Friday, February 12, 2010

Parks, Pools and Animals

(Picture Left: Flocks of ducks and Canadian Geese surviving on water and ice of Reservoir.)

If I naively believed that being "incommunicado and unplugged" for at least a week would somehow spare one the stresses and disappointments normally associated with animal rescue, I was wrong.

It was of course, necessary to make emergency arrangements for limited Internet and phone access while my own services were down. As mentioned in an earlier blog entry, my friend, Elizabeth has been kind enough to lend me use of her cell phone and periodic access to the Internet and emails.

As also alluded to earlier, one of our foster people recently ran into a "separation anxiety" issue with his rescued dog, Brownie. (This was discovered when checking emails.)

I was hoping that the barking problem with Brownie would respond to some emergecy training techniques or at least wait until I had "earthly connections" once again to fully address.

But, the neighbors in Adam's (the foster person's) apartment building turned out not to be so "patient" as I am being forced to be with corporate Verizon's unbelievable shoddy and incompetent telephone "repair" (non) services.

There is almost no doubt that the problem with Brownie (who is otherwise a very loving, well behaved and wonderful dog) would alleviate and solve itself with just a little time. The dog is obviously insecure and lacking confidence in a new situation. Unfortunately, this kind of problem does not usually respond to the normal "training techniques" that work with dogs in long-time homes or who are showing "dominance" with their owners.

A rescued dog barking when alone in a new home is not a matter of "disobedience" or "dominance," but, on the contrary, a sign of insecurity, anxiety and uncertainty.

The cure is time itself (usually about a month) and whatever the human caregiver can do to help the dog quickly gain a sense of confidence, belonging, home and "pack" (or group).

Unfortunately, we can't explain these things to complaining neighbors or landlord and even if we could, they would probably still demand to "immediately get rid of the dog."

Any human psychologist will say that problems of an emotional nature are not solved within a day or week. Nor, are they solved with "corrections" or punishment. If anything, negative actions usually beget negative results, particularly where human or animal emotions are involved.

Dogs are not human, of course. But, dogs (and other animals) nevertheless share many of the emotional needs of humans such as sense of security, home/territory, belonging to a group or "pack" and steady companionship. Its hard to immediately impart that to a dog (or cat) in a new home and situation. Many rescued (and particularly timid) dogs will bark out of fear of abandonment or simple uncertainty when in new homes and circumstances.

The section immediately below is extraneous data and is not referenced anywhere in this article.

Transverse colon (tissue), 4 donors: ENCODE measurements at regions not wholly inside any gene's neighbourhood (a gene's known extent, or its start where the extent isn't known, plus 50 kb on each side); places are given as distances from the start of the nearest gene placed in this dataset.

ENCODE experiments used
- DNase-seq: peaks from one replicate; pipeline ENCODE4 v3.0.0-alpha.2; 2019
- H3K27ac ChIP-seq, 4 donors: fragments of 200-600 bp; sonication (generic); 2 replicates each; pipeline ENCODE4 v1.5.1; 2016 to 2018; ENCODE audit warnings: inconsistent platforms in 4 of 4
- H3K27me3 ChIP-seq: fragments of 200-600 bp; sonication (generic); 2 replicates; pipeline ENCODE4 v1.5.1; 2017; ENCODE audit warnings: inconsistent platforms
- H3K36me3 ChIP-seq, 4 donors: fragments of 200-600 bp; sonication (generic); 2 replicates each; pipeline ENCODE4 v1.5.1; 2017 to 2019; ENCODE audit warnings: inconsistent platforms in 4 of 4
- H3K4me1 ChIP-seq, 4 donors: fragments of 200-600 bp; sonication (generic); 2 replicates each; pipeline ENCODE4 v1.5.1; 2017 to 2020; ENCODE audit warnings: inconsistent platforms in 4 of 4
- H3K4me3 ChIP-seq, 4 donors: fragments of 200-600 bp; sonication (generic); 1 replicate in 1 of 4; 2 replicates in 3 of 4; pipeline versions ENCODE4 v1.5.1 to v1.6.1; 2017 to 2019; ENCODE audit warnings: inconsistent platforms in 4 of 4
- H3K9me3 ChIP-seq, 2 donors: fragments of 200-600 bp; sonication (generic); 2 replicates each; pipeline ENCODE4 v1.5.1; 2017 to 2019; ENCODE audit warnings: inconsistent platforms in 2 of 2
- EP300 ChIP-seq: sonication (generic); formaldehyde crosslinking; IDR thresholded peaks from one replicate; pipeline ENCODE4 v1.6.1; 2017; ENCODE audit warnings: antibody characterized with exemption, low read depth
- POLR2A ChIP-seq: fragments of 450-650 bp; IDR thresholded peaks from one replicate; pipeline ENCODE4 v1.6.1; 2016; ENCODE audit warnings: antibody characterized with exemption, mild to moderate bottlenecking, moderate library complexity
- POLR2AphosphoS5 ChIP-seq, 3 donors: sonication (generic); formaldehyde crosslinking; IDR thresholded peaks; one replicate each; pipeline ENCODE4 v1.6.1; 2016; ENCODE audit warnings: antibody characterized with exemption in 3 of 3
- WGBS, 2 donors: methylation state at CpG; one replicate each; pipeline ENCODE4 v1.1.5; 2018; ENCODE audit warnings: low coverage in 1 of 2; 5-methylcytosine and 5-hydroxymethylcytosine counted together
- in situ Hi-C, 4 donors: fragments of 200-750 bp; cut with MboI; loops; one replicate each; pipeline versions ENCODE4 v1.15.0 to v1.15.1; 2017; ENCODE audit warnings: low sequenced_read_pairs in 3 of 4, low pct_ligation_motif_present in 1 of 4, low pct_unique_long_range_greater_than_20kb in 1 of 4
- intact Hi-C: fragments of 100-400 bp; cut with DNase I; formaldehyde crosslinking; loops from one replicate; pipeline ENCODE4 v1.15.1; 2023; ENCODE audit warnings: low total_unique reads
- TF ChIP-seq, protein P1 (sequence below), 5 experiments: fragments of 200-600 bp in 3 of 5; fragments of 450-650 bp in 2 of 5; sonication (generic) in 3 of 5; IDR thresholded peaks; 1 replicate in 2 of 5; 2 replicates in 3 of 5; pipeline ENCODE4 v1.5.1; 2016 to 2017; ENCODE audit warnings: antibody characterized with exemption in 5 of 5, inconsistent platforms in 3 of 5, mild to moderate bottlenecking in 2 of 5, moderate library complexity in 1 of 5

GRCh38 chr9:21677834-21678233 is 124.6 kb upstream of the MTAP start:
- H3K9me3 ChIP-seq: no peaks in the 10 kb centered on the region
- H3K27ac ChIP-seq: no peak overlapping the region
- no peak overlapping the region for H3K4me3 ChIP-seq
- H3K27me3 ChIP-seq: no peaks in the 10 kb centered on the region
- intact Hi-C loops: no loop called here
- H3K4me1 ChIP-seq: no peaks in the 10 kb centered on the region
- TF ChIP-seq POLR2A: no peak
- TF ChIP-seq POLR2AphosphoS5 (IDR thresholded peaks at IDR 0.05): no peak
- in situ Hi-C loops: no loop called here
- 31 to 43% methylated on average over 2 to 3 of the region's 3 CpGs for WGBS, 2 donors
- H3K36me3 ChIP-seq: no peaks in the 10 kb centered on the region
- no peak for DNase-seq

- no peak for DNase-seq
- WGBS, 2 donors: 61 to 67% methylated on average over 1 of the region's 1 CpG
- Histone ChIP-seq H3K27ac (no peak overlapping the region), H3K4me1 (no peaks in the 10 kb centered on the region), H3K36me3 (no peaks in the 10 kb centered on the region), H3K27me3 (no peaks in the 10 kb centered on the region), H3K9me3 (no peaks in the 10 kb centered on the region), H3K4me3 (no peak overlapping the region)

While it is therefore not surprising to run into this problem with Brownie, it is nevertheless disappointing and frustrating that there is so little human understanding or "patience" with it. I had no choice yesterday other than to request Adam bring Brownie back to boarding at our vet.

This of course reinforces the dog's sense of insecurity and "abandonment" (although it is NOT the foster person's fault in this case.) and will most likely result in even worse "adjustment" problems for Brownie if and when she finally goes to another home.

Personally, as one who is being forced right now to be "patient" with the incompetence of corporate America (even at serious inconvenience and loss to myself and the organization), I find it ironic that others can't show a little patience with a dog, who, through no fault of her own is having some difficulty feeling secure and simply needs a little time.

I am not disappointed or frustrated with Adam, the foster person. But, even when one has found excellent and caring foster people, that is not enough. One also has to worry about neighbors, landlords -- and telephone repair.

Last night, I took my dogs, Tina and Chance for their daily walk around the Reservoir in Central Park.

I stood for a long time watching the geese and ducks along the icy waters.

The sky above was a light, creamy color for that time of the evening -- a sure sign of the soon-arriving snow.

Suddenly, as if in signal to each other, the Canadian Geese started squawking loudly, sounding remarkably similar to barking dogs. Then, in groups of about 15 or more, they suddenly took to the skies in perfectly organized, "V" formation for destinations unknown.

How nice to see animals in perfect communication with each other and so well organized in terms of group cooperation, survival and belonging.

The birds boldly took to the skies, confident in where they've been, who they belong with and where they are going.

They neither need humans to survive nor need they learn anything from us.

On the contrary, humans could learn some things from the geese (and other animals.).

For a few brief moments, I envied the geese and wished I could have joined their flock heading for wherever.

I am reminded that the only things I truly love about New York City are its parks, pools and most of all, its animals. -- PCA


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